Cardinal Path’s response to COVID-19 Cardinal Path is sharing all we know to help marketers during COVID-19.  Learn more.

When designing a new landing page or website, it goes without saying that the designer should always adopt a user-centric approach, where the design and functionality comes first and foremost, and the goal is to make the experience as intuitive and seamless as possible –in order to allow users to perform converting actions on your site.

You should start any testing program by coming to terms with the fact that your first instincts will never be 100% optimal. It is safe to say that it is pretty much  unheard of for anything to launch with the ‘highest’ converting version from the get- go, even if you consider yourself a bonafide UX expert!

Whether a conversion is classified as a video view, content download, form completion, or purchase, once the initial version has been launched, split testing should occur (this would ideally happen right at the beginning by designing and starting with elements (content/images/layout) in mind that you would like to split test upfront). This will allow you to go live with your landing page, with split testing running right from the start.

In doing this, you are effectively making your website investment work harder for you. A budget may need to be set aside for this, in order to ensure data-driven actionable insights can be derived from the testing results on an ongoing basis. This can actually be fun too, as it is easy to see which variations or versions perform better against your key website goals!

Here are some typical questions that can be considered while deciding which elements to test:

  •         Could it be the color that increases or decreases conversions?
  •         Which content yields a lower bounce rate or higher engagement?
  •         Does more content increase or decrease the number of signups?
  •         Do more options/choices have a more favorable conversion rate?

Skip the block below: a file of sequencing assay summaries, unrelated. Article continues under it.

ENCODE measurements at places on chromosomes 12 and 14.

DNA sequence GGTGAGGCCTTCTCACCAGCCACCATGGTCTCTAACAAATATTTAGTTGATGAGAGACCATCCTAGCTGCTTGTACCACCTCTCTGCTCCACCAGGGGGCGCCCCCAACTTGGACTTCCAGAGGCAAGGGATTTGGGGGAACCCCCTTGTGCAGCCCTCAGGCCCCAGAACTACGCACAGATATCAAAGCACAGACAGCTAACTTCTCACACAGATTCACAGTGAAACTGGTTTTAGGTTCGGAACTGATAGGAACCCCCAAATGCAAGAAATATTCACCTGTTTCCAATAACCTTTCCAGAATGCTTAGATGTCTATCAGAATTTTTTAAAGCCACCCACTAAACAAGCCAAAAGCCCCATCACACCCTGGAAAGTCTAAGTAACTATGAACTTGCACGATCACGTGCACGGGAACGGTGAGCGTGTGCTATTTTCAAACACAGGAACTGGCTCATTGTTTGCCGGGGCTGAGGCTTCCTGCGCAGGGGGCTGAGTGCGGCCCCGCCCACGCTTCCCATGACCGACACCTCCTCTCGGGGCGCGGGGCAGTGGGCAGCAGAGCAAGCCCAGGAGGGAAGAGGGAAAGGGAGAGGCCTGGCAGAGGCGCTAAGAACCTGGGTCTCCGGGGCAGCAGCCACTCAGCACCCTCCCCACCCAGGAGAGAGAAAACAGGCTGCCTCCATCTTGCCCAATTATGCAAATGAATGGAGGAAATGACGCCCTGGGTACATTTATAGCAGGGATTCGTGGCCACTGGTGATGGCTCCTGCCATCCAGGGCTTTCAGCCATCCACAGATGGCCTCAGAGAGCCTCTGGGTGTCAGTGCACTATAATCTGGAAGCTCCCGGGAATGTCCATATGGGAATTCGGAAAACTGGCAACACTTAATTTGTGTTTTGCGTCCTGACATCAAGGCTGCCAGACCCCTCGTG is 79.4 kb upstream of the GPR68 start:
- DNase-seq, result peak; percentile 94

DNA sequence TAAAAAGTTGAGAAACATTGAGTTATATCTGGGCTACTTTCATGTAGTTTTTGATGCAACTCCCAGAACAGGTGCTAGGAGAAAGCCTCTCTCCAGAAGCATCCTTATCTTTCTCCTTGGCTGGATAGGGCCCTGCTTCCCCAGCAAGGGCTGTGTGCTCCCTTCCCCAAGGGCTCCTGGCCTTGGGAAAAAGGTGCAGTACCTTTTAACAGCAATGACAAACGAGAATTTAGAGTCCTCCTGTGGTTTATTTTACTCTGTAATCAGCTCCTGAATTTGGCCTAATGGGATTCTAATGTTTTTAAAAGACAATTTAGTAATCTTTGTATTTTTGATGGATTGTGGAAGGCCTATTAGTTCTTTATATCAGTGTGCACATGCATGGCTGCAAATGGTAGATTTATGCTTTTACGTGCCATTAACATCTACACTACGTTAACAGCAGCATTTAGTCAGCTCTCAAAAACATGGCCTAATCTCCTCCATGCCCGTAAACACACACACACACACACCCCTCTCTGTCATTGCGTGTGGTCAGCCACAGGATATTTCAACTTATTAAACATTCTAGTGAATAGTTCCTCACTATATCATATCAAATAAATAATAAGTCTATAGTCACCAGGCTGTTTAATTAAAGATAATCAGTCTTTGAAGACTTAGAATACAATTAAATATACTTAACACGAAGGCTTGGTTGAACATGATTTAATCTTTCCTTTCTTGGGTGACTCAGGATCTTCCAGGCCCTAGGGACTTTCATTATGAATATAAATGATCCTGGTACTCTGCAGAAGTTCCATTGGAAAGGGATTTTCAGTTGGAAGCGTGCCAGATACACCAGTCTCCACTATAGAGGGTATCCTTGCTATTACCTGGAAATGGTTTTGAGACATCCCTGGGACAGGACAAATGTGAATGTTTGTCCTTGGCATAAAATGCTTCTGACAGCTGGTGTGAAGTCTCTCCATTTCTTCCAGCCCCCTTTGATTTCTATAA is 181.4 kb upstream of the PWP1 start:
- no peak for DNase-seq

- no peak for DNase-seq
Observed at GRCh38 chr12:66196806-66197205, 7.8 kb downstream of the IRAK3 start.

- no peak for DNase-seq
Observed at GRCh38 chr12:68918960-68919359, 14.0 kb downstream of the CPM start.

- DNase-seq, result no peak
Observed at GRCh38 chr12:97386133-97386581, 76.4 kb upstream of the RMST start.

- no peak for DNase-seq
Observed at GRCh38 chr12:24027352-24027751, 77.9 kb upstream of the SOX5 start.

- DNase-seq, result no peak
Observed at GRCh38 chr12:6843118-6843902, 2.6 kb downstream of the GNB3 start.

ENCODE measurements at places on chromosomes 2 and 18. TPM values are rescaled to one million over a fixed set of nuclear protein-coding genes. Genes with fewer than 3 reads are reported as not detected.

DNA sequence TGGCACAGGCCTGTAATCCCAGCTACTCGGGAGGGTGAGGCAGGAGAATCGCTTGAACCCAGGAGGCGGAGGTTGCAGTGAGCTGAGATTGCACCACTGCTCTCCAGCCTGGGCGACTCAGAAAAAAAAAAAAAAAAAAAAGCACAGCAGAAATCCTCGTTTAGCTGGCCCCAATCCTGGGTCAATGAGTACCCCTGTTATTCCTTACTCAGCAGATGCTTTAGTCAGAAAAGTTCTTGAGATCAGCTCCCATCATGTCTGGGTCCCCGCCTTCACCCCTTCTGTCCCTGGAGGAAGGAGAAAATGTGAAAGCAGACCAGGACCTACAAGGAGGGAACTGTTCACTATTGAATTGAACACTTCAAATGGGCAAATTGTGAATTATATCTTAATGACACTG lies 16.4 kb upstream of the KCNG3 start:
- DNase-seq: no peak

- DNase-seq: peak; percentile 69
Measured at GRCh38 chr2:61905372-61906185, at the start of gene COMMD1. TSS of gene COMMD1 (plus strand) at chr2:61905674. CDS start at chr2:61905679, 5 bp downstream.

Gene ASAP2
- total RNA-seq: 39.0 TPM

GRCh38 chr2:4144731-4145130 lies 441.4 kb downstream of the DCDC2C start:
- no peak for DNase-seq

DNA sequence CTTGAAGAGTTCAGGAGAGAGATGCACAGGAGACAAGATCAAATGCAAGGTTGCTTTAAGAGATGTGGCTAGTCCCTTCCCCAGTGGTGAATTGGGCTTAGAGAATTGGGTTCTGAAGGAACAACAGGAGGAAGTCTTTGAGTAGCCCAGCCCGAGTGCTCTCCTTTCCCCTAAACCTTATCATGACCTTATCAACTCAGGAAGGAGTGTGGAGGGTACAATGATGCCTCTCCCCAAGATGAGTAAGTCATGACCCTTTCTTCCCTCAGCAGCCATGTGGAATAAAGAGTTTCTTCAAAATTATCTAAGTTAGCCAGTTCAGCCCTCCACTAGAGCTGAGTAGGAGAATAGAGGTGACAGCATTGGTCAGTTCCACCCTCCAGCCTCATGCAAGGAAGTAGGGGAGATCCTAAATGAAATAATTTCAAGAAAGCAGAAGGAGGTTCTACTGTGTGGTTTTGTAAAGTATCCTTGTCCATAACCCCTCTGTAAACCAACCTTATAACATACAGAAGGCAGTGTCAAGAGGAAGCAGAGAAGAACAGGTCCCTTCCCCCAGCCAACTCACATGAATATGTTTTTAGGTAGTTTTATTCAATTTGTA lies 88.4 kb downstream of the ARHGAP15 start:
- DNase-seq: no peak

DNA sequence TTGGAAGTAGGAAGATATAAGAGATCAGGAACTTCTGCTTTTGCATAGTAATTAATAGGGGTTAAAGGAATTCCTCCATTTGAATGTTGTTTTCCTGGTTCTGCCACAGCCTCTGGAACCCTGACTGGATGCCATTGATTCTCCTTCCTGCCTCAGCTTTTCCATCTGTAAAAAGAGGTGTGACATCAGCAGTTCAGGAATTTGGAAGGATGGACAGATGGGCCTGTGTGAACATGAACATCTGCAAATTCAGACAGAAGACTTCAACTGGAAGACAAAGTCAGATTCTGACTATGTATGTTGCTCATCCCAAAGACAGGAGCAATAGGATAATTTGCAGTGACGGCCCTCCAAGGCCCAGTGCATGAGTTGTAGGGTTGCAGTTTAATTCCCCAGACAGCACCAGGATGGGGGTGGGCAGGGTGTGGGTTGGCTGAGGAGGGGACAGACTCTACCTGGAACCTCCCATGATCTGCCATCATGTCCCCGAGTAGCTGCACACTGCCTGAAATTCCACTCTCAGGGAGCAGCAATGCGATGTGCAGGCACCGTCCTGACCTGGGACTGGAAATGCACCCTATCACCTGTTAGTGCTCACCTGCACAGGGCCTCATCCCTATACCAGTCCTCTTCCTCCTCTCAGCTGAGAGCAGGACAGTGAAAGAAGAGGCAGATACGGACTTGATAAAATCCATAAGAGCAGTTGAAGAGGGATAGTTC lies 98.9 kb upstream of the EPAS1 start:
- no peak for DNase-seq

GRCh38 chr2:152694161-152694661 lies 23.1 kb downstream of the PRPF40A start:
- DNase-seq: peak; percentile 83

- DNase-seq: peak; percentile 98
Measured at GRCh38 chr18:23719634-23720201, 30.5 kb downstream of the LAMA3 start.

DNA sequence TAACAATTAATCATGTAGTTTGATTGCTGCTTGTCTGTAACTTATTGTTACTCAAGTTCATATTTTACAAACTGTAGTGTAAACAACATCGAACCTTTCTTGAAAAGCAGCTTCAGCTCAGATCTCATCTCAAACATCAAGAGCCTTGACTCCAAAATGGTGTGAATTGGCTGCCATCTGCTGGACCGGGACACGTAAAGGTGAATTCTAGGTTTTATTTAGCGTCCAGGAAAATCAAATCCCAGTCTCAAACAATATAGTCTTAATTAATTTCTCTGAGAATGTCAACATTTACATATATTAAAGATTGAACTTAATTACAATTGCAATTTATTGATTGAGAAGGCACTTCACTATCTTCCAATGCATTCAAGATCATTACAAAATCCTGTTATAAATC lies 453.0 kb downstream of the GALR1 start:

But, there may also be some other, more obvious design factors that play a role in increasing conversions, such as- keeping web forms should be shorter since visitors don’t like scrolling and, ensuring  the macro conversion can be achieved in as little clicks possible. Testing and viewing which version of your page performs better should always be top of mind.

The process of optimization and testing should be structured and continuous. To make sure you are always prepared, identify the key areas that you would like to evaluate, ensure the measurement is set up correctly and then execute the test. Monitor the results and evaluate carefully. Repeat. This process should be ongoing –your new mantra should now be ‘Always Be Testing’.

Of course, you can’t do this all on your own, you’re likely going to be using a testing and optimization platform. One of my personal favorite split testing tools on the market is Google Optimize. Although still relatively new, Google Optimize is a really seamless product and makes it really easy to get started, and, it’s free. If you are a larger and more advanced organization, you might be interested in learning more about optimize 360, which is the premium, enterprise-class testing and personalization tool. We’ll get to that a little later in this post.

Google Optimize (Free Version)

So, what are some of the new features that come with the roll out of Google Optimize?

The free version of Google Optimize, besides being very easy to use, integrates with your existing Google Analytics account. This means that you can set up your first optimize experiment very quickly. You can allocate website tests against existing Google Analytics goals.